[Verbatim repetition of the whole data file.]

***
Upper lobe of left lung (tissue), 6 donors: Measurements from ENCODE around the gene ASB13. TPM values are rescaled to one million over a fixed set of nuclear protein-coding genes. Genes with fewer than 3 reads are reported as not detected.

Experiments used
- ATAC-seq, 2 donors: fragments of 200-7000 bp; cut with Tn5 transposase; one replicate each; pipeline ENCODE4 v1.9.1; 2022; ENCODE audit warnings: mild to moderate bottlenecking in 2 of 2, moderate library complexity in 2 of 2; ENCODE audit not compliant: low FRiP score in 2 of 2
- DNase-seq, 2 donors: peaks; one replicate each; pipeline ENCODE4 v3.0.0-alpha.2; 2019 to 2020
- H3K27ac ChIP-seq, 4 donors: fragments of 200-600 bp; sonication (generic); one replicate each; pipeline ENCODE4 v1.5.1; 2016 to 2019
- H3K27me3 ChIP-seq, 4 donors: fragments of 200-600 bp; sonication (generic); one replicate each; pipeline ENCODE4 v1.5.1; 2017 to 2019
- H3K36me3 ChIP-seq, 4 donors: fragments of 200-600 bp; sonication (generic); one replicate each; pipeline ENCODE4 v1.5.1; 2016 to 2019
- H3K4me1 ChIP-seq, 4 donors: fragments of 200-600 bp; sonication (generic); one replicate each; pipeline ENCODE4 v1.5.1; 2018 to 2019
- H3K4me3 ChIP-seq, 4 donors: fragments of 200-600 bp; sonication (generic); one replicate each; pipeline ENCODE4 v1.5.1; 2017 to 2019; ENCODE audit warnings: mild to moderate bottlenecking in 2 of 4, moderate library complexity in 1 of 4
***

Upper lobe of left lung (tissue), 6 donors: Measurements from ENCODE around the gene ASB13. TPM values are rescaled to one million over a fixed set of nuclear protein-coding genes. Genes with fewer than 3 reads are reported as not detected.

Experiments used
- ATAC-seq, 2 donors: fragments of 200-7000 bp; cut with Tn5 transposase; one replicate each; pipeline ENCODE4 v1.9.1; 2022; ENCODE audit warnings: mild to moderate bottlenecking in 2 of 2, moderate library complexity in 2 of 2; ENCODE audit not compliant: low FRiP score in 2 of 2
- DNase-seq, 2 donors: peaks; one replicate each; pipeline ENCODE4 v3.0.0-alpha.2; 2019 to 2020
- H3K27ac ChIP-seq, 4 donors: fragments of 200-600 bp; sonication (generic); one replicate each; pipeline ENCODE4 v1.5.1; 2016 to 2019
- H3K27me3 ChIP-seq, 4 donors: fragments of 200-600 bp; sonication (generic); one replicate each; pipeline ENCODE4 v1.5.1; 2017 to 2019
- H3K36me3 ChIP-seq, 4 donors: fragments of 200-600 bp; sonication (generic); one replicate each; pipeline ENCODE4 v1.5.1; 2016 to 2019
- H3K4me1 ChIP-seq, 4 donors: fragments of 200-600 bp; sonication (generic); one replicate each; pipeline ENCODE4 v1.5.1; 2018 to 2019
- H3K4me3 ChIP-seq, 4 donors: fragments of 200-600 bp; sonication (generic); one replicate each; pipeline ENCODE4 v1.5.1; 2017 to 2019; ENCODE audit warnings: mild to moderate bottlenecking in 2 of 4, moderate library complexity in 1 of 4